7/29/2013

The Rush of Sunrise (Short Story)

The Rush of Sunrise

There is no place more calming than that old yacht club. The rickety dock has more than a few loose boards, but an unforgettable charm. There are sailing vessels at rest in their slips, tied loosely to the pilings and floating with serenity on top of the water. On the clearest of evenings you can almost see past the stars to the other side of the universe.

The moon gives light to the night sky, tranquility strikes the mind. I made my way to the humble spot at the end of the crippled dock. I am never disturbed while I sit down and explore my imagination. Nights at the yacht club are filled with solitary rumination under the shaded light of the moon. Until the early morning I sit and ponder existence, waiting to see the dawn of a fresh day. When the sun rises, it sends chills down my spine, through my veins, and into my brain.

Tonight there was a full moon, there’s nothing better. I strolled up on the rock driveway, feeling excited, but felt an unsettling presence. Anxiously I walked over to the gate, and it was locked as usual. I grabbed the chain and turned the numbers on the lock into place. Click. The lock was undone. I moved the chain aside and pushed my way through the gate, replacing the chain behind me. I always locked the gate behind me, just to keep myself alone. I knew I wasn’t alone this time.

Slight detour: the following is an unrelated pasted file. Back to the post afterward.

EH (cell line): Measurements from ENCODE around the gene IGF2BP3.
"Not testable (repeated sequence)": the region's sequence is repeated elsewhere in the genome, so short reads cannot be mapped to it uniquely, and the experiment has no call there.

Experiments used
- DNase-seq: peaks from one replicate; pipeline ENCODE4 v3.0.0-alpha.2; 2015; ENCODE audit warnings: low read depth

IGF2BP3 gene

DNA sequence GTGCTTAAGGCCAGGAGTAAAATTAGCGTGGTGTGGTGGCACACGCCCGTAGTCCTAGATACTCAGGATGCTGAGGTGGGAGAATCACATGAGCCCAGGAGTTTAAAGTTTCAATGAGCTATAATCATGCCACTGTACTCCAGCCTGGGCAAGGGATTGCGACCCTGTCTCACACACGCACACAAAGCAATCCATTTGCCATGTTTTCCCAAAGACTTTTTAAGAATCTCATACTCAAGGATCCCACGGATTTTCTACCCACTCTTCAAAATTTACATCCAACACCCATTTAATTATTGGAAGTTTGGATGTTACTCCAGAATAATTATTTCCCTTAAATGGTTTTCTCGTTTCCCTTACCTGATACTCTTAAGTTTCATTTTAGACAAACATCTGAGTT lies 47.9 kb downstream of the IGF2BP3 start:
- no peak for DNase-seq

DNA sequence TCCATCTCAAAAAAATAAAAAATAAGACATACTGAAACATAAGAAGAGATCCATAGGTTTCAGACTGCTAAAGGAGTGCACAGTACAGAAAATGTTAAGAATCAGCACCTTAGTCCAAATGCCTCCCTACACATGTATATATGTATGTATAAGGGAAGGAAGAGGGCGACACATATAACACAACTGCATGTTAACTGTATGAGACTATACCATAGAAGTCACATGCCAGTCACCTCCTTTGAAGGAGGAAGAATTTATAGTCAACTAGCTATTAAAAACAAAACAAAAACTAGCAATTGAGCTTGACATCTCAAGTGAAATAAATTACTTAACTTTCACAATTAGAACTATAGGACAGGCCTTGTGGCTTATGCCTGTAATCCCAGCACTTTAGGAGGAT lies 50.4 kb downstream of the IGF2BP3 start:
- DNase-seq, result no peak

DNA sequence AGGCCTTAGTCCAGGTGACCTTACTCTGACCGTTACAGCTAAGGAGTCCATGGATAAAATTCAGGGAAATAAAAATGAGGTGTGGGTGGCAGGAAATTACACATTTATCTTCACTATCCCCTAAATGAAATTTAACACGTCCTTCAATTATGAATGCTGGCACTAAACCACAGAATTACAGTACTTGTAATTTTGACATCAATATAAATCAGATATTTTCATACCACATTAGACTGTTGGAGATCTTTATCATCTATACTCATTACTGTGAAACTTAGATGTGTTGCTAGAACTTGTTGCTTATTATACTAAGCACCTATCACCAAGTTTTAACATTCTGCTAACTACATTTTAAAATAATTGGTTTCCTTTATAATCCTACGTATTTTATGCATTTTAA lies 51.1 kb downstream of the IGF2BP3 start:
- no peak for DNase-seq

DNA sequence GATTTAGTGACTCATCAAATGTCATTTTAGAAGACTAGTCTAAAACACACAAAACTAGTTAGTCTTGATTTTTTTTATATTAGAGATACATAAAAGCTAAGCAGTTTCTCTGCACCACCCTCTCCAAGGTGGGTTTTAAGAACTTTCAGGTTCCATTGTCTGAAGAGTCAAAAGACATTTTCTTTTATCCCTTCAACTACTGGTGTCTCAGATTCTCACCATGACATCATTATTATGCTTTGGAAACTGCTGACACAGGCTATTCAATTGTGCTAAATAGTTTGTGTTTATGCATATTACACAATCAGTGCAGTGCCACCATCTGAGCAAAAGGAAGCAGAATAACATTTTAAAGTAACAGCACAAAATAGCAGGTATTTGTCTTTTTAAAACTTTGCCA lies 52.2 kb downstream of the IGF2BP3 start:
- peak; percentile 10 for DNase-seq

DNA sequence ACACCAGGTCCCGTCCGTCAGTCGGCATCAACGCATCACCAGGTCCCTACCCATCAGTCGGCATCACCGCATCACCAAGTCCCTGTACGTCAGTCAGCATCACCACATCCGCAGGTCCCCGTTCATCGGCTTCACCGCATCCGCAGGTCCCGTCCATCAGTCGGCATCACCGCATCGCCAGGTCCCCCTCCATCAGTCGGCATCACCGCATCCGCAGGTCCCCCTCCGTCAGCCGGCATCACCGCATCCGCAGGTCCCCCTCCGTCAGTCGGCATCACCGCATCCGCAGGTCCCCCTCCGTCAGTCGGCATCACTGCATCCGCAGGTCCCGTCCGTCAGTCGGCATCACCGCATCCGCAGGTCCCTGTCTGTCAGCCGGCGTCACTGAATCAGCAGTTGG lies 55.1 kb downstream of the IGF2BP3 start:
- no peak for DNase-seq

I could see the silhouette of a man sitting in my favorite spot at the end of the dock. A man much younger than me, a man who appeared to be heavily distressed. The closer I crept, the more alarming the scene became. The sleeve on his left arm was rolled up, and a rubber band was tightly wrapped around his bicep. In his right hand he held steady a full syringe, and in his teeth he held the end of the rubber band. My heart pounded as I stopped in the shadows to observe for a moment.

My spot was occupied by a tormented soul, trembling with emotion. I debated with myself on whether to leave him there, or stay and offer help. I opted to continue my slow advance, while he continued to shake. The moonlight revealed his ghostly white complexion as I neared the edge of the dock. He sat there, feet dangling over the water, needle in hand. He began moving the needle toward his bulging vein, and I touched his shoulder. He stopped shaking, took a deep breath, and dropped the rubber band from his mouth. His shoulders fell, but he did not turn around. I took a seat next to him on the dock.

“What’s up?”

He remained frozen in place, neglecting to respond. Our feet dangled over the water in the deathly silence. We sat there in silence for a few moments. He still held the needle in his trembling hand, staring at his ghastly reflection in the water. His body was littered with an expression of deep sadness as he drew in air, preparing to speak.

“I was about to stick this in my arm.”

The reflection in the water remained unchanged. He looked straight into his own eyes shown as dark circles in the lightless mirror below our feet. I could not see his face, only his long black hair that dangled over his cheeks. He had pale skin, as if he hadn’t seen the sun in years. He lived in a dark corner, his own dark corner.